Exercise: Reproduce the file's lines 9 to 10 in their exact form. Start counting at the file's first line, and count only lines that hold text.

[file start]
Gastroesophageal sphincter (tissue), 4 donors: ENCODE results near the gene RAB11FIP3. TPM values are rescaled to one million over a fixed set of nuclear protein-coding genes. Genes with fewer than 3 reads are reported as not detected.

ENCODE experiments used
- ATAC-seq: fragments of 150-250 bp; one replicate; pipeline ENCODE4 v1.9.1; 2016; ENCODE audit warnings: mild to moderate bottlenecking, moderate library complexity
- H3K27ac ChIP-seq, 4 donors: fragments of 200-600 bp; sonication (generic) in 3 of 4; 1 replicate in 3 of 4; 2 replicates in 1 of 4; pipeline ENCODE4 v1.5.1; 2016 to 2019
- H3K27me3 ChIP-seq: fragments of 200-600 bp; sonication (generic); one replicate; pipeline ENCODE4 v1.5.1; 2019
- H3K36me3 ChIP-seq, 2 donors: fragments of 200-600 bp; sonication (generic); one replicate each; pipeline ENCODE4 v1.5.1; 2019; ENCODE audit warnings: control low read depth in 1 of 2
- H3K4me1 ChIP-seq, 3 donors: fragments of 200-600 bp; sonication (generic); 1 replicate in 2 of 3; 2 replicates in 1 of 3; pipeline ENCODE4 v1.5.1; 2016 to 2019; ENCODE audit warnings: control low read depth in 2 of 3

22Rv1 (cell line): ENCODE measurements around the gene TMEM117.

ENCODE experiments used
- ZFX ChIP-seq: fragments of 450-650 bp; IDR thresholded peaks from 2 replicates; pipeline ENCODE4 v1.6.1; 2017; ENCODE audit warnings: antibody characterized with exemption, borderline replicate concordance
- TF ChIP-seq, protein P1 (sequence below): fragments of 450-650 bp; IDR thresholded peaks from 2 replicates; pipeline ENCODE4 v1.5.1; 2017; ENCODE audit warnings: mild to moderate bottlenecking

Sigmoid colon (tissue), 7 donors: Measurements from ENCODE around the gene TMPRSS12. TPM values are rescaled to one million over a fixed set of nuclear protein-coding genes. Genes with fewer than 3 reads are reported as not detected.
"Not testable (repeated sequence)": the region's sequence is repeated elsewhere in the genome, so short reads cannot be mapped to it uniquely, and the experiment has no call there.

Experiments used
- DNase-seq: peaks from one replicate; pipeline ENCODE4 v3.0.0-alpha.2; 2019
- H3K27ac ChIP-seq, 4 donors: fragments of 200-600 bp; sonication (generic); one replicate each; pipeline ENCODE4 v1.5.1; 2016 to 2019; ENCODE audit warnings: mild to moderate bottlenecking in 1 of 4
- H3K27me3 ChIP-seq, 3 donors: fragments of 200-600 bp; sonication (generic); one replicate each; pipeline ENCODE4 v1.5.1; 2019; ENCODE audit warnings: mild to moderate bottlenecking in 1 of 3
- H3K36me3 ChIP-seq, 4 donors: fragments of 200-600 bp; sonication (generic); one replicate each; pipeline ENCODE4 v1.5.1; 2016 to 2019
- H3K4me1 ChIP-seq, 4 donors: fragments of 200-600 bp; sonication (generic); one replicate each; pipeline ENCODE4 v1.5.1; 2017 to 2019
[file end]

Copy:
ENCODE experiments used
- ZFX ChIP-seq: fragments of 450-650 bp; IDR thresholded peaks from 2 replicates; pipeline ENCODE4 v1.6.1; 2017; ENCODE audit warnings: antibody characterized with exemption, borderline replicate concordance